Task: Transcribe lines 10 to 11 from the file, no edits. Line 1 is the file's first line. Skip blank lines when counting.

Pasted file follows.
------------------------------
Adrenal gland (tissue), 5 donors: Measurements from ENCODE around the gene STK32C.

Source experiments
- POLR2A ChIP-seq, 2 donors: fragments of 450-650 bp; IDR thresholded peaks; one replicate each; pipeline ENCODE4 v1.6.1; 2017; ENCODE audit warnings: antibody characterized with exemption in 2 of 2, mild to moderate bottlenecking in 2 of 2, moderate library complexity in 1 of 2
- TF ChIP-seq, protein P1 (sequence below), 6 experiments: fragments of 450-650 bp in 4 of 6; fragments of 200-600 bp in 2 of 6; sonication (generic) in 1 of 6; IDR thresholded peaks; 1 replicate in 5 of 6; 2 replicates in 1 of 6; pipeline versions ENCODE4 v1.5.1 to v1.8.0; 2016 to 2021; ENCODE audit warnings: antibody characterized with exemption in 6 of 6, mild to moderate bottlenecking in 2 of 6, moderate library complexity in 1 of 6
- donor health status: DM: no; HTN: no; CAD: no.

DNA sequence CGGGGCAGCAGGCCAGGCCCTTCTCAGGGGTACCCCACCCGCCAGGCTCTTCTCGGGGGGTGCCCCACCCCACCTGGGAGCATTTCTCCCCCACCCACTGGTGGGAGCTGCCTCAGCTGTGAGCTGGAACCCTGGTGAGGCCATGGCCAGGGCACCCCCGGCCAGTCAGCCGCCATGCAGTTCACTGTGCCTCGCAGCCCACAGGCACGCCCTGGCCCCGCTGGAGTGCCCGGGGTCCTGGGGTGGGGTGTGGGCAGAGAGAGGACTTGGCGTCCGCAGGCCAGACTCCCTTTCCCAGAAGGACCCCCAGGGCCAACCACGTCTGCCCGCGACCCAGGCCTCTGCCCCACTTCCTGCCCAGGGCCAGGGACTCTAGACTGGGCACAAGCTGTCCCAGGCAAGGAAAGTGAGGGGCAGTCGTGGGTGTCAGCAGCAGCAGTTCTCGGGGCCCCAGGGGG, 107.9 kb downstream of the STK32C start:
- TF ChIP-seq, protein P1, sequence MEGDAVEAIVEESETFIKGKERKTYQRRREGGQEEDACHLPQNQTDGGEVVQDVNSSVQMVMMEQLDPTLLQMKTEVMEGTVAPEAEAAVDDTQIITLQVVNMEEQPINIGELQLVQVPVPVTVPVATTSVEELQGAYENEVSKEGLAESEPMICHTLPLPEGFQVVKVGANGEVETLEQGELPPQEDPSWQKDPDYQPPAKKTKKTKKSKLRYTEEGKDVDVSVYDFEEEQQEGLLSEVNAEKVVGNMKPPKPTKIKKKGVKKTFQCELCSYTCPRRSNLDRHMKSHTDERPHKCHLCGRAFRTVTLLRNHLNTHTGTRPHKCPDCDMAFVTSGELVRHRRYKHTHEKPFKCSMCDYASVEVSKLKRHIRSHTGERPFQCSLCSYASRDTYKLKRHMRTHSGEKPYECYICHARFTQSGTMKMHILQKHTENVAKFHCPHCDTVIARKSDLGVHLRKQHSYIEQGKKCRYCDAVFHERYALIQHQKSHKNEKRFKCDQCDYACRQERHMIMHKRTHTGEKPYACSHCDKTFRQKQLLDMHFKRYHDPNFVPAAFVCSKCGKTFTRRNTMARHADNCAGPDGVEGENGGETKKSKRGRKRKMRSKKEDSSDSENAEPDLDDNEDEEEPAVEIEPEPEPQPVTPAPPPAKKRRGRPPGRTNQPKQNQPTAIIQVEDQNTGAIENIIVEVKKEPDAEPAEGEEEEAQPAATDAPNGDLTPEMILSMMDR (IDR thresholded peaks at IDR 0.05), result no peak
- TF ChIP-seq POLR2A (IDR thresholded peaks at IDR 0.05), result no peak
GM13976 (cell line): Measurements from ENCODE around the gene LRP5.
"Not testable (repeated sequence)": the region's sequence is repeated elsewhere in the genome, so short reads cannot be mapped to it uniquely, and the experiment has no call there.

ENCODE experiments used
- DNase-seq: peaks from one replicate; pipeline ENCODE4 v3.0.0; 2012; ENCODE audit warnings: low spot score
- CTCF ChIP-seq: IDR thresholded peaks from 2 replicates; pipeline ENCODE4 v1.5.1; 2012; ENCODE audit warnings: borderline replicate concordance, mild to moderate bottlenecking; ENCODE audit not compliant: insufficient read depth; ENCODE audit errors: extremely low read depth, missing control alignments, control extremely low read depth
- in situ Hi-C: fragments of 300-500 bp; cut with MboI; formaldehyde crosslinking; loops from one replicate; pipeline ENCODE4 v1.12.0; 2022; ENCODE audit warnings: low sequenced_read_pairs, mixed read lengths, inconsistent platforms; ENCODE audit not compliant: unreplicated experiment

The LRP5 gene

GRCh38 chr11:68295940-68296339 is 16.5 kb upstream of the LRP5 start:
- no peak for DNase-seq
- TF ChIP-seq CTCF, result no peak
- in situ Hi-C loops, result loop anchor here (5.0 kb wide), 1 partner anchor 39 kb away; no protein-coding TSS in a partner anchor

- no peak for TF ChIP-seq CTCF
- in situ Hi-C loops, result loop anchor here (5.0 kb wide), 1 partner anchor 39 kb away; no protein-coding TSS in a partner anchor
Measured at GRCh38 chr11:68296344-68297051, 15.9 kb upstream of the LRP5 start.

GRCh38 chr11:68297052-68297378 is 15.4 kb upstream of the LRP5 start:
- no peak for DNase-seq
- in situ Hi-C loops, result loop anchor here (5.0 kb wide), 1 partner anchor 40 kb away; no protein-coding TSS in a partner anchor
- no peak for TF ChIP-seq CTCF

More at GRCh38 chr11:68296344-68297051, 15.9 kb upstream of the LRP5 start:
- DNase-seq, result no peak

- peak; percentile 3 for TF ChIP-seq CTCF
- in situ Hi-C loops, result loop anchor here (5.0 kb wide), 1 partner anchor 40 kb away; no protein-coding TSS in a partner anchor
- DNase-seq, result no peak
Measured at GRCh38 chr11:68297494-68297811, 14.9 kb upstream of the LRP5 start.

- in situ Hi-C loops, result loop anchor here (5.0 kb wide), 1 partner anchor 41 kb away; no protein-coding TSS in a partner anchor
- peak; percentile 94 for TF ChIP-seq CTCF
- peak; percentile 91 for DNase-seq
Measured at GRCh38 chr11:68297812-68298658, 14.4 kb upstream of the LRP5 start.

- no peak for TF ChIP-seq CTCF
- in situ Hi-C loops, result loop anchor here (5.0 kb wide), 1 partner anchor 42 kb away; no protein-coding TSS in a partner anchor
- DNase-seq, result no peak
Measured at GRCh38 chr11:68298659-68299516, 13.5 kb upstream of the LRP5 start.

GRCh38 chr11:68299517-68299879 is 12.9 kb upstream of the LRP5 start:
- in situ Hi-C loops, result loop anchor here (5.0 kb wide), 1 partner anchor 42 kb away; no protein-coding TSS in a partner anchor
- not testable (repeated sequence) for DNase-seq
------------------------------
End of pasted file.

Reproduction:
"Not testable (repeated sequence)": the region's sequence is repeated elsewhere in the genome, so short reads cannot be mapped to it uniquely, and the experiment has no call there.

ENCODE experiments used